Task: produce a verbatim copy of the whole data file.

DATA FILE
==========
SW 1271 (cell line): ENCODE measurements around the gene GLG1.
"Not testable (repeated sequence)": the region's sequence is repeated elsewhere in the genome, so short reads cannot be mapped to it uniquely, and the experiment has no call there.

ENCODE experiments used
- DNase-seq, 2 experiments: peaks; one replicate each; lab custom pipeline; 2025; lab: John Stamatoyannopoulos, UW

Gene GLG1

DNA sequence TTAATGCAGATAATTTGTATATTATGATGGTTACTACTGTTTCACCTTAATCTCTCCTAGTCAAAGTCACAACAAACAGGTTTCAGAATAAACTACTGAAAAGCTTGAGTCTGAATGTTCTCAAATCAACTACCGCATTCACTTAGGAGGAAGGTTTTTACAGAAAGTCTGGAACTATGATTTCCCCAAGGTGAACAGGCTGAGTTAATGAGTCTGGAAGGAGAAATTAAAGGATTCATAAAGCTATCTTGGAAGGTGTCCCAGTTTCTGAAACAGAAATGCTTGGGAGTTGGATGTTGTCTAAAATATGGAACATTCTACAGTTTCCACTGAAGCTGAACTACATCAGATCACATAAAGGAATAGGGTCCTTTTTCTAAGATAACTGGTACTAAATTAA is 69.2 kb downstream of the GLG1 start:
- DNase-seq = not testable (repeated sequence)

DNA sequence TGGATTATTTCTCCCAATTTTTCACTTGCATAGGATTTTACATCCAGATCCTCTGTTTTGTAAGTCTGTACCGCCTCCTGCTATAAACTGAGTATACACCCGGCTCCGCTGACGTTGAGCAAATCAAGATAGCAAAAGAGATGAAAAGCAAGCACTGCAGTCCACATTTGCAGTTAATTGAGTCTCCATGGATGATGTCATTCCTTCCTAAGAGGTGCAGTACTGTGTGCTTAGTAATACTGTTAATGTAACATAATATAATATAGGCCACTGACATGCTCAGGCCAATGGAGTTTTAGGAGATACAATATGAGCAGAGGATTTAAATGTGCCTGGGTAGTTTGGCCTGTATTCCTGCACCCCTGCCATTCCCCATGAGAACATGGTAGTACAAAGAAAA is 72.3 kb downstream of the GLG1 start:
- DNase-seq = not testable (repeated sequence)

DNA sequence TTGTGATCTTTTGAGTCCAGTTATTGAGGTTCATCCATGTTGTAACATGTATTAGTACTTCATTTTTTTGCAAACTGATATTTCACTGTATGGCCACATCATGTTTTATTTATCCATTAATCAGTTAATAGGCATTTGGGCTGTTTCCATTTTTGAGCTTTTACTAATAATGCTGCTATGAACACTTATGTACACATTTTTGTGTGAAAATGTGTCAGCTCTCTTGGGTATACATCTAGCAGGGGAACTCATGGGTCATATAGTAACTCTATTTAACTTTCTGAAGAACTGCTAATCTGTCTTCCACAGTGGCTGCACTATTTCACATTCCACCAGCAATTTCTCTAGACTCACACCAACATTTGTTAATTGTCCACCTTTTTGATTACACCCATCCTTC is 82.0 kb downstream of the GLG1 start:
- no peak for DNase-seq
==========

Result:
SW 1271 (cell line): ENCODE measurements around the gene GLG1.
"Not testable (repeated sequence)": the region's sequence is repeated elsewhere in the genome, so short reads cannot be mapped to it uniquely, and the experiment has no call there.

ENCODE experiments used
- DNase-seq, 2 experiments: peaks; one replicate each; lab custom pipeline; 2025; lab: John Stamatoyannopoulos, UW

Gene GLG1

DNA sequence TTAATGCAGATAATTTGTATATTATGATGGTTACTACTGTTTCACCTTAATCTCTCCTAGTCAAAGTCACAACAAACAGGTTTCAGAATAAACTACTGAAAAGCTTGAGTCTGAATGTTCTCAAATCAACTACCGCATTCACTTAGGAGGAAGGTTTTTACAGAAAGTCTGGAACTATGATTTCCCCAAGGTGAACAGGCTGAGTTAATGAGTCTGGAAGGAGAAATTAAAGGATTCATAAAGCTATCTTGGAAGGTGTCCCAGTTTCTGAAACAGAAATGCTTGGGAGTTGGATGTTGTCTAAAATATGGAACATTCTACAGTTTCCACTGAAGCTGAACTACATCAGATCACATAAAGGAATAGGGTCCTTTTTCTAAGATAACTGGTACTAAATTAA is 69.2 kb downstream of the GLG1 start:
- DNase-seq = not testable (repeated sequence)

DNA sequence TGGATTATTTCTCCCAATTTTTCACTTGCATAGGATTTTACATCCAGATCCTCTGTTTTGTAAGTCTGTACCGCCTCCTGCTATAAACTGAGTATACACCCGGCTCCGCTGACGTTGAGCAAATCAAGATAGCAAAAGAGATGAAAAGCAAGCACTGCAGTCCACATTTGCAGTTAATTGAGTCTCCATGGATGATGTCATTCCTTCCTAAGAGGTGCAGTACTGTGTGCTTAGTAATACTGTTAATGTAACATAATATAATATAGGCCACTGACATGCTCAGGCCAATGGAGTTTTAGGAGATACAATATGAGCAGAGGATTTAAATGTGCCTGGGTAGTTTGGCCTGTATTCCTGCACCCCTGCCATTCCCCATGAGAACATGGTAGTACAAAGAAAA is 72.3 kb downstream of the GLG1 start:
- DNase-seq = not testable (repeated sequence)

DNA sequence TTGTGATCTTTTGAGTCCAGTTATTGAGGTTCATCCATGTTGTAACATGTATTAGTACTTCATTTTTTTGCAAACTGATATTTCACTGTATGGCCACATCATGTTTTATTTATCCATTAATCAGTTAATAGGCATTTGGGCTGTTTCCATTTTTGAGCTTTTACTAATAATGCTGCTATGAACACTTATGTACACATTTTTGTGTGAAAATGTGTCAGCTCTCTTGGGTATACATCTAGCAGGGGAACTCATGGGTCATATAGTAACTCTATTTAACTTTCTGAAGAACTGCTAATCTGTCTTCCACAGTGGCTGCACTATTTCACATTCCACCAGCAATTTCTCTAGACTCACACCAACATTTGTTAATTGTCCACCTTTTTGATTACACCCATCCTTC is 82.0 kb downstream of the GLG1 start:
- no peak for DNase-seq